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Caper, Fla'vius

a Roman grammarian of uncertain date, whose works " de Latinitate," &c., are quoted repeatedly with the greatest respect by Charisius, Rufinus, Servius, and others, but especially by Priscian.


Fragments of his Grammatical Works

We possess two very short tracts entitled Flavii Capri grammatici vetustissimi de Orthographia libellus, and Caper de Verbis mediis. Barthius (Advers. 21.1, 35.9) has conjectured, with much plausibility, that these are not the original works of Caper, but meagre abridgements by a later hand. Servius (ad Virg. Aen. 10.344) cites " Caper in libris enucleati sermonis," and (ad Aen. 10.377) "Caper in libris dubii generis." St. Jerome (Adv. Rufin. ii.) speaks of his grammatical " commentarii" as a book in common use; and Agroetus, who wrote a supplement to the " Libellus de Orthographia et Proprietate ac Differentia Sermonum," refers to his annotations on Cicero as the most celebrated of his numerous productions. He is also frequently ranked among the scholiasts upon Terence, but apparently on no good grounds. (Schopfen, de Terentio, &c., Bonn, 1821.)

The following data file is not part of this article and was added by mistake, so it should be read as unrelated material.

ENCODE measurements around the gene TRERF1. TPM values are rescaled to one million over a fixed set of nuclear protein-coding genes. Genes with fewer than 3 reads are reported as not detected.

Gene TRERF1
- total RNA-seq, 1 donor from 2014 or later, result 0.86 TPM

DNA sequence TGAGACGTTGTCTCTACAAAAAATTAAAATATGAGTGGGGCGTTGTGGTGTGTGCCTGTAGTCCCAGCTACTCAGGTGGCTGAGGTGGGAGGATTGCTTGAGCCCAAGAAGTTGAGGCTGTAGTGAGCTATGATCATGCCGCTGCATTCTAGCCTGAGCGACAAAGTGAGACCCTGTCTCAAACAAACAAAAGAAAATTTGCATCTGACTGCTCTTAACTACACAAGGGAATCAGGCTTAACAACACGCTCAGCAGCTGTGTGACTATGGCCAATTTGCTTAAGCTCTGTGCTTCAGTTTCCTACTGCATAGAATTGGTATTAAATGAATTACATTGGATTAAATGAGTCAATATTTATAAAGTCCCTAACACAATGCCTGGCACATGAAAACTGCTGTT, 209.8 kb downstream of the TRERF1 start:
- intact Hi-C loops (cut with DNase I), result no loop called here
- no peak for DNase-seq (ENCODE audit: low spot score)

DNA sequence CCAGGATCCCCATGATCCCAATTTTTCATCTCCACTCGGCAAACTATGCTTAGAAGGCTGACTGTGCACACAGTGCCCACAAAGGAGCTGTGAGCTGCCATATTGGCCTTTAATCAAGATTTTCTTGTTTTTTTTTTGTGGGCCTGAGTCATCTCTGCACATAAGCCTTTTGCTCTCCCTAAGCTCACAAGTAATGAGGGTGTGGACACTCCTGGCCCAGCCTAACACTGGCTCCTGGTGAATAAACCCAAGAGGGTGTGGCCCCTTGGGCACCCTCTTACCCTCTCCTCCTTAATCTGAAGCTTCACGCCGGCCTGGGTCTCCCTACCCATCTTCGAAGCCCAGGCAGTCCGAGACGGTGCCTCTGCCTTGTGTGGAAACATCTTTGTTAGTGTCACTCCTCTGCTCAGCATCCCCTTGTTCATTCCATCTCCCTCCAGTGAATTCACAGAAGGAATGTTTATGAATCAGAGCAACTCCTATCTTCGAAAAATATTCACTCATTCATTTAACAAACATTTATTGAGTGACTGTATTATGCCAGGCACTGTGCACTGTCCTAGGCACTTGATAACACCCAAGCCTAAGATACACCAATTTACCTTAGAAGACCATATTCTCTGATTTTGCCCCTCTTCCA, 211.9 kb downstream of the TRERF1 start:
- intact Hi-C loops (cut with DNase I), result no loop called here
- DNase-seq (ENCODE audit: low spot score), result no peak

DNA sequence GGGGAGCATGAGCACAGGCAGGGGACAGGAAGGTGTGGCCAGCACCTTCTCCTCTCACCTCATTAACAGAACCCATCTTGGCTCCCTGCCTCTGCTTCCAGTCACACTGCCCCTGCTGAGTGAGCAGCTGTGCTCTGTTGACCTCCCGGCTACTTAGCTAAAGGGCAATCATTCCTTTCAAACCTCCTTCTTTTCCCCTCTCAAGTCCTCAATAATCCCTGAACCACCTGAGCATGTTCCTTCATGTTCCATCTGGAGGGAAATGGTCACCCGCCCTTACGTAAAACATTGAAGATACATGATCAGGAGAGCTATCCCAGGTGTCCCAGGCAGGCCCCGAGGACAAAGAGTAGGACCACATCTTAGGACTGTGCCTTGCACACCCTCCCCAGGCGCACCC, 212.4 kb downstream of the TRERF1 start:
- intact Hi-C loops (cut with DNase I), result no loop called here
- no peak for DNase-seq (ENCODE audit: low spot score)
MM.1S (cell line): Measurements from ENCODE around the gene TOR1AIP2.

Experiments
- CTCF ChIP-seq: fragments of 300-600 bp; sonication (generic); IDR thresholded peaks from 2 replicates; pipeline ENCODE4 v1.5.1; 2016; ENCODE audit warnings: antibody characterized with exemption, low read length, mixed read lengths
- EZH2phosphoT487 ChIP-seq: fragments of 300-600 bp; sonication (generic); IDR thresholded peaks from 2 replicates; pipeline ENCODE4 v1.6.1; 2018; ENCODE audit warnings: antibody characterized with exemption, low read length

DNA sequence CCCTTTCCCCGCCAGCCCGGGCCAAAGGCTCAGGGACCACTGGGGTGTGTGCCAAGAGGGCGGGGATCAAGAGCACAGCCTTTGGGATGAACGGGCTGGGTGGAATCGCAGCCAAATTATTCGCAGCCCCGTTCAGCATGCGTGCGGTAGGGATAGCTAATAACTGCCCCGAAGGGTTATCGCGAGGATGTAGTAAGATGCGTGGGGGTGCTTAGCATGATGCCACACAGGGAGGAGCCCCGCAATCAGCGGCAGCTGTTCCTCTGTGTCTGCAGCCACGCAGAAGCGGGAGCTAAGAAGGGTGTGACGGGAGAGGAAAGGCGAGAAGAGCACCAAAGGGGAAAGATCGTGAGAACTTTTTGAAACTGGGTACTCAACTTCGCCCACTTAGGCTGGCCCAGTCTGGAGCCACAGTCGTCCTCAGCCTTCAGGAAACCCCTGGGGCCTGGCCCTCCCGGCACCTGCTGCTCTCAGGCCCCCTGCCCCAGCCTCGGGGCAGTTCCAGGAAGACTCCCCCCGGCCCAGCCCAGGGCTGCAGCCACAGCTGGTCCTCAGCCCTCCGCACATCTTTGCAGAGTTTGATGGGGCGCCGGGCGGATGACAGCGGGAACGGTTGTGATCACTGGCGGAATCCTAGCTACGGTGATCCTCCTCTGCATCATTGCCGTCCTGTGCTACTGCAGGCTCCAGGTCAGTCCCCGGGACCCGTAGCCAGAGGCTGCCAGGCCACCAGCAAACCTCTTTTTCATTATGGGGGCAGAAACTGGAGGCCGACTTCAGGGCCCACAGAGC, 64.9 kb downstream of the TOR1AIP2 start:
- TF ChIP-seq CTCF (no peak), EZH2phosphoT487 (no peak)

Caper was first published among a collection of Latin grammarians printed at Venice about 1476, and reprinted in 1480, 1491, and often afterwards. The best edition is that contained in the " Grammat. Latin. Auct. Antique " by Putschius (pp. 2239-2248), Hanov. 1605.


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